One of the most endearing qualities I find in people is their tendency to take responsibility for the weather. This is one of those subtle things that it takes awhile to notice, but if you travel frequently enough, you’ll encounter it.
Trav and I have a knack for landing in a place just when the weather is making some dramatic turn outside the local norm. A few years ago we went to Florida in mid-February, only to find pounding rain and temperatures in the low 40’s, for days on end. It was about six degrees warmer than it was in Indianapolis when we left.
And everywhere we went, people apologized to us for the weather. Servers in restaurants, a kayak outfitter, docents at state parks, and my cousin all protested that the weather was never like this, and they were sorry. It was somewhat like a parent sheepishly apologizing for their kid’s outrageous behavior: “He’s never like this, I swear.”
“Thirty years I’ve lived here,” my cousin said, shaking her head, “and I’ve never seen it quite this cold and rainy for so long. I’m so sorry the weather is doing this on your trip.”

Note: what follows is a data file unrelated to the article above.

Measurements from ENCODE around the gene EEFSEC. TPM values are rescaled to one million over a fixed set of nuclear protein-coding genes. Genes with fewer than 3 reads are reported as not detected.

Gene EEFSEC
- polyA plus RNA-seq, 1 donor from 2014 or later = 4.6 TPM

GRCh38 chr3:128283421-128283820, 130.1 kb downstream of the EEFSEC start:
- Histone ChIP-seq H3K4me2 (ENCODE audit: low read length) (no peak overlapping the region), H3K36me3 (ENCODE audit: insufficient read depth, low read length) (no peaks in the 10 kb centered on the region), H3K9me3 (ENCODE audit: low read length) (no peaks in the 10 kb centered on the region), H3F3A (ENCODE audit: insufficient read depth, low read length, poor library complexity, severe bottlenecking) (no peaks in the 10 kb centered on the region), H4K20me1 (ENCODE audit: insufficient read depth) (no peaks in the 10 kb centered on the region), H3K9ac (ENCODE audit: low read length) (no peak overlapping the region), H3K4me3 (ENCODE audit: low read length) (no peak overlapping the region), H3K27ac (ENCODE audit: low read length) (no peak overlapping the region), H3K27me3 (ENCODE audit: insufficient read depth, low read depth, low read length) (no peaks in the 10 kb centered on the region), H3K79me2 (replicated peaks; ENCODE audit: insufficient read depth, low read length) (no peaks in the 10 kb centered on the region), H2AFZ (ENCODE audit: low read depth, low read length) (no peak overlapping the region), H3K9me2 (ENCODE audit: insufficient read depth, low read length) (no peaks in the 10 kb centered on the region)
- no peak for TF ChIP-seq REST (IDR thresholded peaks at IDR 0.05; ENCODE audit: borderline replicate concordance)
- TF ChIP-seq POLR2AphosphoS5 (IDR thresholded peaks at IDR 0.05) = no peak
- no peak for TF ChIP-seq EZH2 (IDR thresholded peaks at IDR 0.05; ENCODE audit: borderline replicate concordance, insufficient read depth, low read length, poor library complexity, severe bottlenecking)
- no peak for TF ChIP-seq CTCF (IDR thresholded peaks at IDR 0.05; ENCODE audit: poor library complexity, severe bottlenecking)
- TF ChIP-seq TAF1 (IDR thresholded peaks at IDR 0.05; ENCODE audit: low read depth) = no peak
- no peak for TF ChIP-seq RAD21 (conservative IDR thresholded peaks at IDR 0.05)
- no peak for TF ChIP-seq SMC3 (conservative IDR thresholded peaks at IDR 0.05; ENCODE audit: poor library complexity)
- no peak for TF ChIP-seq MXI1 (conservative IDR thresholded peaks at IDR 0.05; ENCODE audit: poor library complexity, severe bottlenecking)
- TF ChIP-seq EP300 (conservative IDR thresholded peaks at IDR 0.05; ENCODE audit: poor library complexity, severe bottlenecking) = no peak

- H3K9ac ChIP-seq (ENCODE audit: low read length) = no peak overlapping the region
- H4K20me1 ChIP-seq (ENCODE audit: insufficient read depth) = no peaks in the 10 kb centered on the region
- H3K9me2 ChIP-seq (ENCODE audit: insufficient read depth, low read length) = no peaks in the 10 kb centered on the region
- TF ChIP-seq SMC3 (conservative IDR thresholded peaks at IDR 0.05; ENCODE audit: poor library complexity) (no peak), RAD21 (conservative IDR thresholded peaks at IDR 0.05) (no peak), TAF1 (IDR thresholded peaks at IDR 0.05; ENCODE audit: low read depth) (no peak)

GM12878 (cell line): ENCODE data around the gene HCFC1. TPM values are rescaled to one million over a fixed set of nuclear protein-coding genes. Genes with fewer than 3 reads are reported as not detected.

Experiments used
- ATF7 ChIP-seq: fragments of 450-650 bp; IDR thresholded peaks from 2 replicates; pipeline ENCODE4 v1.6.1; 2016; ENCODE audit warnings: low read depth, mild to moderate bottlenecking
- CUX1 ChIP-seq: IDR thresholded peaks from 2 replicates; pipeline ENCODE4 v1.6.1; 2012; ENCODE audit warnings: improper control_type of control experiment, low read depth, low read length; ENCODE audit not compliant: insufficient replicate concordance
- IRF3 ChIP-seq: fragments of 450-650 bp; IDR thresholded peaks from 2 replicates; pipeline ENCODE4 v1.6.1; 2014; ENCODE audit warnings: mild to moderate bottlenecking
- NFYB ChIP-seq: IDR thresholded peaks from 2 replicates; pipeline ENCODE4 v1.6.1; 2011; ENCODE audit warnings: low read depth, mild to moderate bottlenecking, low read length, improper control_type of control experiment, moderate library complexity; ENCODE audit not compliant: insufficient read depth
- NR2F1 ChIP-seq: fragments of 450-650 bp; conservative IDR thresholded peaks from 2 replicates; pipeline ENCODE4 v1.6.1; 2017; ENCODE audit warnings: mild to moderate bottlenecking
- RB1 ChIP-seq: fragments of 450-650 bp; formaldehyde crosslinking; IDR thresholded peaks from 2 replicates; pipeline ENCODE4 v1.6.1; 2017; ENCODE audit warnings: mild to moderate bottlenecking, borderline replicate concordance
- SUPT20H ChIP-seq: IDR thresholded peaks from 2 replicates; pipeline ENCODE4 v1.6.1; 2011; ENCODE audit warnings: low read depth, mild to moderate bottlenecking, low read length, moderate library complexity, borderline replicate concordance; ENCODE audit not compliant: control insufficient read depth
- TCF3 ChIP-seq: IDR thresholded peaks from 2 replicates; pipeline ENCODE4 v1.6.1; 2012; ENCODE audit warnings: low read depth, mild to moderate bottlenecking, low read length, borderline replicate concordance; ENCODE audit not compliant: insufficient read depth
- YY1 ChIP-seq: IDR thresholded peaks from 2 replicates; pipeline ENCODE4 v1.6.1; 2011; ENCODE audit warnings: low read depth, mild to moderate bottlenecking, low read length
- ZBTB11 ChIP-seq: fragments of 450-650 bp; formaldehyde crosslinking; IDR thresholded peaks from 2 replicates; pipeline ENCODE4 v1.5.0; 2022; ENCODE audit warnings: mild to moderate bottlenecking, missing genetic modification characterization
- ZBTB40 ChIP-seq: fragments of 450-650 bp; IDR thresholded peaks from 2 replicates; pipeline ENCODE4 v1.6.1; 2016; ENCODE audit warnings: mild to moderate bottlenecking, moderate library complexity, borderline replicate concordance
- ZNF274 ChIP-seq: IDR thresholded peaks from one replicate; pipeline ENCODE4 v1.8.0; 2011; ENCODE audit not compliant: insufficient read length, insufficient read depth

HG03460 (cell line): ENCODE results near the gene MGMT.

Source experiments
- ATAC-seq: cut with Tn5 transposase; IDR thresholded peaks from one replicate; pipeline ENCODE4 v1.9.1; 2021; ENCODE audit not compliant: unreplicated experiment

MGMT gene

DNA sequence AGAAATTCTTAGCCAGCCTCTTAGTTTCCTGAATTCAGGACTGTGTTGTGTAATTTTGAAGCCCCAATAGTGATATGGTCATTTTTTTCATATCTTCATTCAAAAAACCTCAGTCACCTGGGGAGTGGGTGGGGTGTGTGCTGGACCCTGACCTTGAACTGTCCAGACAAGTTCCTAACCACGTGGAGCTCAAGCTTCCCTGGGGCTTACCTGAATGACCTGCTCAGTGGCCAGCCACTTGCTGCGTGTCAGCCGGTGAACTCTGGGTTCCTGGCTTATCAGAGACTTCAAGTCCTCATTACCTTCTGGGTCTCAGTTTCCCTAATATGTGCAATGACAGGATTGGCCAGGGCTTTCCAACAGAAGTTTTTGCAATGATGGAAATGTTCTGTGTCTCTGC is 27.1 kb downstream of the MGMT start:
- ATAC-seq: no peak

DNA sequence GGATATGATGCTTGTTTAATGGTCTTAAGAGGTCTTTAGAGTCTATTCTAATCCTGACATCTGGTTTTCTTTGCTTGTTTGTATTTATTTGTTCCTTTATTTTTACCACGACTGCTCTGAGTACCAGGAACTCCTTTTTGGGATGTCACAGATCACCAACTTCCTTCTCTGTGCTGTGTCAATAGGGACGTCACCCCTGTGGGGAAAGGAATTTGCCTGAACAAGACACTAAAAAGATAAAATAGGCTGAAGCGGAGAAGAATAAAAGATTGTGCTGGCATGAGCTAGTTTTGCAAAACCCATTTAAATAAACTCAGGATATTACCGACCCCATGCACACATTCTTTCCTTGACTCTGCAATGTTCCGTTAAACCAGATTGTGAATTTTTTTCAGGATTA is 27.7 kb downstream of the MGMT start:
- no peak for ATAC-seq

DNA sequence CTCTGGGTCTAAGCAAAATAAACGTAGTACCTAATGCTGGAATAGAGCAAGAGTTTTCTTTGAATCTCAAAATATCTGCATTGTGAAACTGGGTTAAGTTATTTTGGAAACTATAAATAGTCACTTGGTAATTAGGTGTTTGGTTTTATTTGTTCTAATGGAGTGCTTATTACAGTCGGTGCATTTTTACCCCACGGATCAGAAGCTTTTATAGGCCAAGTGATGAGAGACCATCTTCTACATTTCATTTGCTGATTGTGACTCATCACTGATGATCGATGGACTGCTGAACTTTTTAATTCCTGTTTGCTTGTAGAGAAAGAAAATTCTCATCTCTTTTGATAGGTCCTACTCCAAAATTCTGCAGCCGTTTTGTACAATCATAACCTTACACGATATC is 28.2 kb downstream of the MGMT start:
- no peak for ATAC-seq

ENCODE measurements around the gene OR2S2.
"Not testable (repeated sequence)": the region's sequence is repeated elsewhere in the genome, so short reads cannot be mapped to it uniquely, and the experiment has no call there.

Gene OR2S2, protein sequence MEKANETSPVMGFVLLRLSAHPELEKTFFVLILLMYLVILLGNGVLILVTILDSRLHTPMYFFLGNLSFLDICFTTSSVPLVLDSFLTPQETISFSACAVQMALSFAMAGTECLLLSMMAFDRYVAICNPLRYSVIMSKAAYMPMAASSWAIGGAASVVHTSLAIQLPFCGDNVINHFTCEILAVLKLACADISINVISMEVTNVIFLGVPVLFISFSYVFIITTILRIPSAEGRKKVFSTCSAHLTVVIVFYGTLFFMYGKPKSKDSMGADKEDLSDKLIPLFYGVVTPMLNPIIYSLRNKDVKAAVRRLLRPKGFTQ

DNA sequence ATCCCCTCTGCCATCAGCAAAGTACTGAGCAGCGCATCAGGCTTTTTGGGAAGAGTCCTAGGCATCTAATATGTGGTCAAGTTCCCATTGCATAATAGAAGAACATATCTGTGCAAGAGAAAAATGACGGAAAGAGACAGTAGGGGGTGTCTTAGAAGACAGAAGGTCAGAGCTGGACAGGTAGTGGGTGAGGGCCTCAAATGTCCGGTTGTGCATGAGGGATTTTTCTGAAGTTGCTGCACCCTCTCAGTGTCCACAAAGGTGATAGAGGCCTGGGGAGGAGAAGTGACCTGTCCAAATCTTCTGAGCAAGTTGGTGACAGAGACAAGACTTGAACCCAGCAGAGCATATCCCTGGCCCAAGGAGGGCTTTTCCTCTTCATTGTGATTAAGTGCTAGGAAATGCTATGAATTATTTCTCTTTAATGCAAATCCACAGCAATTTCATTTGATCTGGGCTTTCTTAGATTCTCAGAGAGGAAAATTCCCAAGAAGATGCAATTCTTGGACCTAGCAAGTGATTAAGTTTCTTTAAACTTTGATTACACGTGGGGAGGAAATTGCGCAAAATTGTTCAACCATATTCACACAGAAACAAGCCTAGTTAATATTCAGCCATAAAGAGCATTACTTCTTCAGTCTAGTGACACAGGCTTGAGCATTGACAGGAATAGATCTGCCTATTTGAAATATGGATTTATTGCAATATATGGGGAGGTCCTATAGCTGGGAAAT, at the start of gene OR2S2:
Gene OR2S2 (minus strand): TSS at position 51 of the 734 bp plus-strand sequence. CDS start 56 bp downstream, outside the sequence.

I love it. It’s one of my favorite things about people, because it shows a pride for their home environment that they want to share with others. They want you to enjoy your time in the place where they live. They care about your trip.
This is my fourth morning in Santa Fe, New Mexico, undeniably a desert environment. And it’s been raining, hard, for three days straight. Rivers of water run jauntily down the streets, and flash flood warnings are popping up everywhere. My in-laws have been expressing regret for the rain all week. This really is a once-in-a-decade event here in Santa Fe, as my sister-in-law noted during dinner one night. And of course we’re here for it.
On Tuesday I stood in a shop in downtown Santa Fe where everyone watched, mouths agape, as hail began pelting the cars outside.
“That never happens,” the show owner said in shock. “I swear.”
And I smiled.